Dec 16, 2010 10:14 AM by Nichole Larkey

Inmates working towards degrees

LAFAYETTE, La. (AP) - Antonio Pulliam dropped out of high school at age 17 after his second attempt to complete his freshman year. It took him another five years - along with two arrests - to decide
he needed to finish his high school education.
"It took me getting in trouble to come to this program and leaving drugs alone," said Pulliam, 22, one of 79 graduates this year of the Lafayette Parish Correctional Center's GED program.
The program is offered to inmates at the Lafayette Parish Correctional Center and to those sentenced to jail diversion programs at the Lafayette Parish Sheriff's Office Community Corrections Campus.
The campus houses several programs that are alternatives to incarceration, such as day reporting, GPS tracking of offenders and work release.
This year's 79 graduates of the GED programs are close to double the 40 people who last year earned their diplomas after passing the test through the program, said Carin Wilson, lead teacher of the
program at the Community Corrections Campus.
More than half the graduates attend the GED program at the corrections campus, where last year 22 people earned their diplomas. So far this year, 43 have done the same at the center and more graduates are expected before the end of the year, Wilson
Wilson attributes the increase in graduates to a change in instruction that focuses on daily goal setting and progress reporting.
"It's a foolproof method," she said.
Wilson taught eight years in both public and private high schools before moving to the campus about a year and a half ago.
"This is the best job I've ever had," she said. "I'm rewarded every second of every day. I know I'm making a difference in their lives. I've taught adults how to read who couldn't read before."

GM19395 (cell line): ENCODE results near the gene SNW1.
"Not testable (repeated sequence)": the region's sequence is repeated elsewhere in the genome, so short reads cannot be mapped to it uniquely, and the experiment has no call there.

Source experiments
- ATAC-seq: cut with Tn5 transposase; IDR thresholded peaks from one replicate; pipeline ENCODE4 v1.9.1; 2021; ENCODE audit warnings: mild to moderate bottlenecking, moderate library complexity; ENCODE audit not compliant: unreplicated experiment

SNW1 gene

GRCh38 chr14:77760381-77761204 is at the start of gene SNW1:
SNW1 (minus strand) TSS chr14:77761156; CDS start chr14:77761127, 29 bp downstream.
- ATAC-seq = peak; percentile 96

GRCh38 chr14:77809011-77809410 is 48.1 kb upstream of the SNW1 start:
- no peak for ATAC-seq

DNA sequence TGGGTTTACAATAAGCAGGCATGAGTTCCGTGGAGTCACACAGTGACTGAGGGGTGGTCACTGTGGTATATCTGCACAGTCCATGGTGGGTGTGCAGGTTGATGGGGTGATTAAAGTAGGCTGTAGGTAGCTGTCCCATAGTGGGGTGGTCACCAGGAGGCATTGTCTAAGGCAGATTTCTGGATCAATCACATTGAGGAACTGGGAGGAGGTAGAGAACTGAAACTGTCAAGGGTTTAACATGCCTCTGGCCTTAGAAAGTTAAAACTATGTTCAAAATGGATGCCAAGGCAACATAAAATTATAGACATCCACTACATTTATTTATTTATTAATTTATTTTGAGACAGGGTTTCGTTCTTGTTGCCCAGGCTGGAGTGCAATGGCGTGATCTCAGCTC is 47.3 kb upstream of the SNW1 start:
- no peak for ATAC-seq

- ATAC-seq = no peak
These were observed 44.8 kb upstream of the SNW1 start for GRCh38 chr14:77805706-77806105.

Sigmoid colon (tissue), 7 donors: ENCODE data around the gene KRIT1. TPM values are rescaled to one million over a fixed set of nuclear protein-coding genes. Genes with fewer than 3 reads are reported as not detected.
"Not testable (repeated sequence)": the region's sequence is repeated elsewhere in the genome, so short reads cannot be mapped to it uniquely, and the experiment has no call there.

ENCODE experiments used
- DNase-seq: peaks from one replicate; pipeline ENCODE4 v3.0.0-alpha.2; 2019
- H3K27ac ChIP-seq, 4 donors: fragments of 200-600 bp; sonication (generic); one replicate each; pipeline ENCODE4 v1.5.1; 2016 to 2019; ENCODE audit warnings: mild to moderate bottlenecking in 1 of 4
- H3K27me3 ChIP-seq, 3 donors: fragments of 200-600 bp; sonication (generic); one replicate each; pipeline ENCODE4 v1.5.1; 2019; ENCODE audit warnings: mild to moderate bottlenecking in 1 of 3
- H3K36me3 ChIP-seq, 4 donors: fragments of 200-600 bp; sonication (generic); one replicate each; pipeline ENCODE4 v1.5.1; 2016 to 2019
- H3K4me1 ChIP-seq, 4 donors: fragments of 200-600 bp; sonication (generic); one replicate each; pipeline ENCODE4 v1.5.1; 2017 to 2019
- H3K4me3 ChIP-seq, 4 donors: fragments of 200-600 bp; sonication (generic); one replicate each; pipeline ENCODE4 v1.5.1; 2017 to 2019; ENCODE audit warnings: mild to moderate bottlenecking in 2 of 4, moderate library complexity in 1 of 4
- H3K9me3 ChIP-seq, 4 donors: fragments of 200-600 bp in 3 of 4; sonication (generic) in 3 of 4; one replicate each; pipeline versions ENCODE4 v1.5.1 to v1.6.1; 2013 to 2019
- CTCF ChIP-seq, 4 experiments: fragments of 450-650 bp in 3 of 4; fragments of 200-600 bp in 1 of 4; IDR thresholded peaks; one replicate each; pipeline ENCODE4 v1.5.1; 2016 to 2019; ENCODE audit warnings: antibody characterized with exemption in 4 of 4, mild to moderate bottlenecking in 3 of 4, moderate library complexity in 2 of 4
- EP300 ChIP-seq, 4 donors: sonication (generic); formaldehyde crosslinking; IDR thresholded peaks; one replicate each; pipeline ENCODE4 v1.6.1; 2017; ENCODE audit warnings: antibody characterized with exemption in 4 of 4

New clients are evaluated to determine their reading level and academic strengths and weaknesses. That evaluation determines the client's "prescription" for learning - specialized instruction to
target areas needing improvement, Wilson said. Teachers set and chart daily goals for the students.
"We show them how to work toward their goal," she said.
Pulliam said he was sentenced to the Community Corrections Campus' day reporting program for a year for violating his probation. He was convicted of simple property damage. In his eight month, he earned his high school equivalency diploma, crediting his
late mother as his inspiration for fulfilling her wish for him to finish high school.
He also credits the teachers.
"They actually cared about us getting our GED," Pulliam said. "They rode us to get our GED."
He completes his sentence in two months and said he's received job offers and is considering continuing his education.
Wilson said teachers also provide assistance with applications to Acadiana Technical College, South Louisiana Community College and the University of Louisiana at Lafayette.
The GED program is voluntary for those incarcerated in the parish jail. Attendance in the campus program is mandatory for
those without a high school diploma, Wilson said.
Those who still cannot obtain their diplomas get some benefit from the program, she said.
Wilson said she taught one 45-year-old man who started the program able to read fewer than 10 words.
"He left reading on a seventh-grade level," she said. "That's huge."
The parish spends about $174,000 annually for both programs, providing five teachers at the Corrections Campus and three at the jail, officials said.


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